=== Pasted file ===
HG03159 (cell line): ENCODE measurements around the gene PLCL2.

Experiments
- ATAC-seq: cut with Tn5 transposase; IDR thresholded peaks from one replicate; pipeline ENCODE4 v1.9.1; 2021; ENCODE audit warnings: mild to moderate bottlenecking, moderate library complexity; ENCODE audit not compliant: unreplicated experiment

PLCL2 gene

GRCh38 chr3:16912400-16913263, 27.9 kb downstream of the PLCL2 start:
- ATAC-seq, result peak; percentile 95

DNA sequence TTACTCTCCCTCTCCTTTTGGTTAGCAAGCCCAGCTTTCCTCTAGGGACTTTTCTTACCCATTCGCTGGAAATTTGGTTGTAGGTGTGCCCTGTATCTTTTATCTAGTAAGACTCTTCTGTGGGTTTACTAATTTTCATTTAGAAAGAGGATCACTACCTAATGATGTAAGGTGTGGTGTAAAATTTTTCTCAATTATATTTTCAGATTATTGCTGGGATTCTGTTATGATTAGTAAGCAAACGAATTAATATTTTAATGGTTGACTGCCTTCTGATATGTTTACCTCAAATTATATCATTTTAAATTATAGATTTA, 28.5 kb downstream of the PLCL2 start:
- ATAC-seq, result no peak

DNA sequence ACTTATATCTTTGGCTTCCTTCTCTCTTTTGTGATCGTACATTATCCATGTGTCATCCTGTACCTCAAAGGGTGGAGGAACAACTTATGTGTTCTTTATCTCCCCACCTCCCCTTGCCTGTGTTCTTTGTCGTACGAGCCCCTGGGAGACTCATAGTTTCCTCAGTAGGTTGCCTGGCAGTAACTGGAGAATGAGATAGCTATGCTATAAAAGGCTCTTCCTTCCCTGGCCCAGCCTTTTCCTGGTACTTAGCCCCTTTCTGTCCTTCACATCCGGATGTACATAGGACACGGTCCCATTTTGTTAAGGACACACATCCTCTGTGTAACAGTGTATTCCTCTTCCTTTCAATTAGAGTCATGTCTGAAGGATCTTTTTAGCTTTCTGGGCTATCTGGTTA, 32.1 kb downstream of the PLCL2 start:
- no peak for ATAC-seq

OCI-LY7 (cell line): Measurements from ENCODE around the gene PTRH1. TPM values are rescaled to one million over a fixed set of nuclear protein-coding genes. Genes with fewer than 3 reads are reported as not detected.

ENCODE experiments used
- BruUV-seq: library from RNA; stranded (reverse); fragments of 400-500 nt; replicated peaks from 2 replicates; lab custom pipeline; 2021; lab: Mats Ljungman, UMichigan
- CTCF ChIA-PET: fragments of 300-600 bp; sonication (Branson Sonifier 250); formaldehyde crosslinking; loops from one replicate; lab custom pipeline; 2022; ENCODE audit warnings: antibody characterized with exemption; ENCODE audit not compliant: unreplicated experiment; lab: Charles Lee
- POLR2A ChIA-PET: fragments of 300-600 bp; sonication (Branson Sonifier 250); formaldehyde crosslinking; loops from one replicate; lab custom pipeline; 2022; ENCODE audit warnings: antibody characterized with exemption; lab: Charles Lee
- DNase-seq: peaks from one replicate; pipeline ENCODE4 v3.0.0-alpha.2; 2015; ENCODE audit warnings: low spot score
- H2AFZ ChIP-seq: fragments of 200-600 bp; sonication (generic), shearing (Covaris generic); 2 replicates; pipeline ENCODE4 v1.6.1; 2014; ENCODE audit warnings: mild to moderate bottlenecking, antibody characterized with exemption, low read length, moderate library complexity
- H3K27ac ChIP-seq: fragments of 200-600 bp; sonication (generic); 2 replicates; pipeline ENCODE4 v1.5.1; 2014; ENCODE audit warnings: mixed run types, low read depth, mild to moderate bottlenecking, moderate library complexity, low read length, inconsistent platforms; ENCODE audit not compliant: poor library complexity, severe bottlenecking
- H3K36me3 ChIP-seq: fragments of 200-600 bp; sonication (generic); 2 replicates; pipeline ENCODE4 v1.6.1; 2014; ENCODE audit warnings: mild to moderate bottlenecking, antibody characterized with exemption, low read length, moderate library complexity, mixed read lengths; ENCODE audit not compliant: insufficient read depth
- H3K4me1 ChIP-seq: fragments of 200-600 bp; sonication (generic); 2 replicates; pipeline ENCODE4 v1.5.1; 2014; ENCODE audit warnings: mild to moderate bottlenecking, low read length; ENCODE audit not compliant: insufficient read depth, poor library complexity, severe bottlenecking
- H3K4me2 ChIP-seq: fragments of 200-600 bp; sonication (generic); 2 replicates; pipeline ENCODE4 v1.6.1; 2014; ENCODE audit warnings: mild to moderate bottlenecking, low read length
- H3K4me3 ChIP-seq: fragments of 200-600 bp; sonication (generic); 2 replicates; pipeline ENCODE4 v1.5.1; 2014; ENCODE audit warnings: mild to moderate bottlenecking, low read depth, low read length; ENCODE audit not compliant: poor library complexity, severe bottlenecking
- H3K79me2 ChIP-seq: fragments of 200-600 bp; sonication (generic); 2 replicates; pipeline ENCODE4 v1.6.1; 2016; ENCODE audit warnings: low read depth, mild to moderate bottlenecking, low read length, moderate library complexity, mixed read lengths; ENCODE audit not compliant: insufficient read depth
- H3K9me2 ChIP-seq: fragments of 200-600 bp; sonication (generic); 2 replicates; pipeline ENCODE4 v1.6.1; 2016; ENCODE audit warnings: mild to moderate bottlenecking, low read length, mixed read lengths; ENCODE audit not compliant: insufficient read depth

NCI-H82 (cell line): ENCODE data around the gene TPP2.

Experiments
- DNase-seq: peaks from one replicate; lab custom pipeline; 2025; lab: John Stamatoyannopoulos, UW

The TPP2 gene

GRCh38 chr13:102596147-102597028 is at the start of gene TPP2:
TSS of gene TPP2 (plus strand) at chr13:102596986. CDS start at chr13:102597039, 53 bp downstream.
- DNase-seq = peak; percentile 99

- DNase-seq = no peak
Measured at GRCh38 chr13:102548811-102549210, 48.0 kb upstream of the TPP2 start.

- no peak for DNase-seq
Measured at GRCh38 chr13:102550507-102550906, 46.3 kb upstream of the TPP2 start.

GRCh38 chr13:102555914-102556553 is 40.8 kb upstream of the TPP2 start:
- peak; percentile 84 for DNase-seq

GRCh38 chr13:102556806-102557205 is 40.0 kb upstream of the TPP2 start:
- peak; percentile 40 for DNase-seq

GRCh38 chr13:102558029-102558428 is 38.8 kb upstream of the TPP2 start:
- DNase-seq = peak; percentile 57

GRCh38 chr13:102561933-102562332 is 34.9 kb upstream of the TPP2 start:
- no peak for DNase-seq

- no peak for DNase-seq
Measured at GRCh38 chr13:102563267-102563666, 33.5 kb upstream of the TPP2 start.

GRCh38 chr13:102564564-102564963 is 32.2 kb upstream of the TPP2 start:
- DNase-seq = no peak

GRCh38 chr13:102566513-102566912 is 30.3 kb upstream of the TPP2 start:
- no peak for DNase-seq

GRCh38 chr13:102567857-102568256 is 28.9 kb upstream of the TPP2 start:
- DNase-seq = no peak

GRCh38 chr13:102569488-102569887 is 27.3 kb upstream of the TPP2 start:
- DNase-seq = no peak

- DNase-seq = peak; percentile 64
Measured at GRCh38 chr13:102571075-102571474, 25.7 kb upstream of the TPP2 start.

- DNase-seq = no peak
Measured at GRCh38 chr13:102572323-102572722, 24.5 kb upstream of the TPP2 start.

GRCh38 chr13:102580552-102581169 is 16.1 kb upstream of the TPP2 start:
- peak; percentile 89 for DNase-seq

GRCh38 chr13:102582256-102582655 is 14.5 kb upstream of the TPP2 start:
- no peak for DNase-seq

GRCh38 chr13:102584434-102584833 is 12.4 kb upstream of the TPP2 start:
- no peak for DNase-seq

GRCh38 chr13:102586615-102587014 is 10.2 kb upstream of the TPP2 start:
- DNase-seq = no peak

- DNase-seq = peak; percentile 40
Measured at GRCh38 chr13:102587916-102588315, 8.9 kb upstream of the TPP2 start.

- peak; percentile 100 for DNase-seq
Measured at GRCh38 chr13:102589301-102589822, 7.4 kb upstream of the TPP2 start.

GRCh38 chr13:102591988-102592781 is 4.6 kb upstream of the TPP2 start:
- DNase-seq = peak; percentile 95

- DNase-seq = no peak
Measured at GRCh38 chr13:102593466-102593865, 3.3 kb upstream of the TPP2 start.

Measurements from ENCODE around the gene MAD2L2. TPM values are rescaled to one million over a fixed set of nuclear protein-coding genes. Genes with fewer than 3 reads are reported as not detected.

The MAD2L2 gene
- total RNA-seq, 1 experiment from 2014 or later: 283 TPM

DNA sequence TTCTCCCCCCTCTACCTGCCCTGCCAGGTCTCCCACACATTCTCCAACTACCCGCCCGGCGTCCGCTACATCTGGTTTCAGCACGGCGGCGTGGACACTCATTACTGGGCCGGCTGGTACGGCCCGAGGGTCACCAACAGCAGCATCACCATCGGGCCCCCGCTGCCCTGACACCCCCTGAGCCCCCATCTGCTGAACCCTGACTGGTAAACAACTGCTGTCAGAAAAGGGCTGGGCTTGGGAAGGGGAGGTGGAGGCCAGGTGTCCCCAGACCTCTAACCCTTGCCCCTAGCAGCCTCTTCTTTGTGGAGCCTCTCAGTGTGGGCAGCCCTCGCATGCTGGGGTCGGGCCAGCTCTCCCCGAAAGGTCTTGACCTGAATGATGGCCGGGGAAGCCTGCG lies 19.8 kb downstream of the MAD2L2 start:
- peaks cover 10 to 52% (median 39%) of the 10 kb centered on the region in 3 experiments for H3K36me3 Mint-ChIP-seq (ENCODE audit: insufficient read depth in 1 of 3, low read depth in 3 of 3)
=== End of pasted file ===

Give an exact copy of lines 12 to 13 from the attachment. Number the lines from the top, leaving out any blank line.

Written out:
ENCODE experiments used
- BruUV-seq: library from RNA; stranded (reverse); fragments of 400-500 nt; replicated peaks from 2 replicates; lab custom pipeline; 2021; lab: Mats Ljungman, UMichigan